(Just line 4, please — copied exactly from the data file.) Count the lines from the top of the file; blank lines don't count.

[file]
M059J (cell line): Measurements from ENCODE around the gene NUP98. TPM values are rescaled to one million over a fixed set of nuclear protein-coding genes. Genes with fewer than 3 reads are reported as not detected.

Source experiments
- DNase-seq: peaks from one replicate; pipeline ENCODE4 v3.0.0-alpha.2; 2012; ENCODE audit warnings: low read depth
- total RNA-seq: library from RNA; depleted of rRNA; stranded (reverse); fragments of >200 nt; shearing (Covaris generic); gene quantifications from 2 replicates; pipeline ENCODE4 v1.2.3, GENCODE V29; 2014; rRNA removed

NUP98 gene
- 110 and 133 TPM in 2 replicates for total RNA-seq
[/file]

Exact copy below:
- total RNA-seq: library from RNA; depleted of rRNA; stranded (reverse); fragments of >200 nt; shearing (Covaris generic); gene quantifications from 2 replicates; pipeline ENCODE4 v1.2.3, GENCODE V29; 2014; rRNA removed